Covering approximately 160,000 square kilometers, the 2010 monsoon rains and glacier melting have resulted in Pakistan’s worst natural disaster. The unprecedented flooding caused 2,000 deaths so far; this number is increasing due to the aftereffects from severe food shortage and disease. As the floodwaters inundated Pakistan’s rivers and traveled from northern areas to the southern coast, close to 20 million people were affected.
Millions are homeless and have lost their property and livelihoods. Approximately 800,000 homes have been destroyed while in Sindh and Punjab provinces 6.5 million acres of crops have washed away.
Blocked roads, destroyed bridges, and damaged communication lines made reaching the survivors extremely difficult. In some areas, survivors did not receive any assistance while in other helicopters were used to drop relief items randomly in otherwise inaccessible regions. During such a complex and widespread disaster, it is possible that a lack of quality and accountability could worsen the situation for millions of affected people. CWS-P/A is actively engaging the humanitarian community in advocating and promoting the importance of quality and accountability. Many gaps exist in Pakistan with regard to quality standards and accountability and transparency of relief efforts. CWS-P/A is using training, technical assistance, material distribution, complaints handling, and advocacy at various national and local platforms to address these challenges. CWS-P/A aims to sensitize humanitarians on issues of quality and accountability as well as provide guiding examples such as the Sphere and HAP standards.
Weeks after the onset of the disaster, millions of people are still in need of immediate assistance in terms of shelter, food, safe drinking water, and health services. With time, the increasing need for longer term assistance is rapidly rising. Restoration of income earning opportunities, reconstruction of houses, reestablishment of education and health services are top priority. Additionally, other needs of the affected population need to be addressed. Reports of trauma, particularly for children and women, are prevalent. Sher Afzal, a daily-wage laborer, aged 42 shared that his children have not been able to sleep due to the noise of large downstream moving rocks and boulders and the sound of water. There are thousands of children like those of Sher Afzal’s whose days of school and play have been scarred with the images of such widespread devastation combined with prolonged fear and uncertainty. Psychosocial support and other social activities are necessary to help children as well as adults cope with their experiences.
It may be easy to say that history repeats itself too often for the people of Pakistan who have been through a continuous cycle of loss and destruction over the last decade. From Punda Balla Village, Mehr Nisar, a 50 year old widow said, “I lost my husband in the earthquake, and I was living in a [pre-fabricated] shelter with my son after that. This has now been destroyed as half of the land under the shelter was washed away.” Day- to-day lives of millions of people have languished and, like Mehr Nisar, await better times after the floods are gone.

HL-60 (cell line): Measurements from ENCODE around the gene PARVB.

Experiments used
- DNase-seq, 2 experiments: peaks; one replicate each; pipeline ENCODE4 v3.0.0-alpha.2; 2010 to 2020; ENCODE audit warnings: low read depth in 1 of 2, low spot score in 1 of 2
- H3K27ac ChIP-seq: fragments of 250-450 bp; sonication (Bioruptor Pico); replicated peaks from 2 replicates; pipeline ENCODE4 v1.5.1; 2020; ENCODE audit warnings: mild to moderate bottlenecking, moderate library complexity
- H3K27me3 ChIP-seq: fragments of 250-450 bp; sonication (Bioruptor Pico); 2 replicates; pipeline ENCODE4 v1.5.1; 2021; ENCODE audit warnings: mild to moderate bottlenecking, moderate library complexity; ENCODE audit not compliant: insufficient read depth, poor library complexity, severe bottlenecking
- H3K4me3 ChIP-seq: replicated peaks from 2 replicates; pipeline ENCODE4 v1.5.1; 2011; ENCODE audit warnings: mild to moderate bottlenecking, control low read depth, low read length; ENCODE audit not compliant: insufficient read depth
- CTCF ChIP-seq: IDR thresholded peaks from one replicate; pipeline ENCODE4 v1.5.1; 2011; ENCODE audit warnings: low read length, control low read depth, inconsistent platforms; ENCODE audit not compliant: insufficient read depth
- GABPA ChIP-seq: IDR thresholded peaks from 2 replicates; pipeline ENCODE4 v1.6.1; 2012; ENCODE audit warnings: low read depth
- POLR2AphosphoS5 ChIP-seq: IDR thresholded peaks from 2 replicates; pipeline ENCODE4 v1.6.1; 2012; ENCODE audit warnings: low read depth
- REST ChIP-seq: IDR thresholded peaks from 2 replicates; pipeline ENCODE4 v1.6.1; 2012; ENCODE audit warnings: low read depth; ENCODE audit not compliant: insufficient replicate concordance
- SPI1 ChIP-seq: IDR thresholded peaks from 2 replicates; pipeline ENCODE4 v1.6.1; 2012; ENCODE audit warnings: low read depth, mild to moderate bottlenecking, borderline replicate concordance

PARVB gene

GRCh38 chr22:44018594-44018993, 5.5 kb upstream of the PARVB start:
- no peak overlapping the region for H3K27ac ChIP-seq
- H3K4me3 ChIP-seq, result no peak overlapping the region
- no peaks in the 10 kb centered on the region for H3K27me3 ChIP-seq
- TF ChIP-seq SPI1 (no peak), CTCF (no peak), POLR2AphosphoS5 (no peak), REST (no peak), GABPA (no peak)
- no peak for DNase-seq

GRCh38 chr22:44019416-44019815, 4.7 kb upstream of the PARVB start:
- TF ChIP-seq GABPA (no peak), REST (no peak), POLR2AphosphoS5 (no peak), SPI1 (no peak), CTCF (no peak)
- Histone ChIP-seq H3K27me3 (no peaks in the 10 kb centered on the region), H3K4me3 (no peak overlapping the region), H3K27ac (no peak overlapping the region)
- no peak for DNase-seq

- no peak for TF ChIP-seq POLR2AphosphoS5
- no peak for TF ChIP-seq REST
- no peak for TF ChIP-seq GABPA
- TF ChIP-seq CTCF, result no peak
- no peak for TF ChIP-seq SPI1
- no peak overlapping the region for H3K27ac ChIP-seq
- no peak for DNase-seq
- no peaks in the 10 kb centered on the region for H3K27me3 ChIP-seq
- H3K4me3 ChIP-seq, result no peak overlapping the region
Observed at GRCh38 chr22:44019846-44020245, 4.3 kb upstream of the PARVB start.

However, the losses will not be easily recovered and the country will suffer economic and social repercussions for quite some time. Agricultural and livestock losses have been estimated to be above a quarter of a trillion rupees and food prices have reached astronomical rates. Direct sources of income for flood affected families remain underwater as they face the inability to profit from this season’s harvest. Without shelter, sufficient food, access to health facilities, and susceptibility to disease and starvation, people in the affected areas remain at high risk for a second disaster which could be prevented with timely, appropriate assistance that meets their immediate survival needs as well as assists in rehabilitation for the longer-term.
CWS-P/A through its interventions is providing food, non-food items, and shelter items in three provinces, Khyber Pakhtunkhwa, Balochistan, and Sindh. Distribution is ongoing and will take place over a two month period, which includes two months ration for food items. Additionally, CWS-P/A is providing preventive and curative health services through six existing basic health units and three mobile health units in Khyber Pakhtunkhwa, particularly Swat, Mansehra, and Kohistan. Thousands of patients have been treated while health education with particular emphasis on waterborne diseases is also an important aspect of health services. “Eighty percent of patients at the mobile health unit in Tehsil Balakot, Mansehra District are women and children. The most common cases of disease have been diarrhea, respiratory tract infections, skin diseases, urinary tract infections, and others” shares, CWS-P/A’s Dennis Joseph. Current activities directly benefit 193,100 individuals with additional 103,200 benefiting from access to health services. CWS-P/A is currently in the process of expanding its immediate relief assistance as well as planning for early recovery initiatives.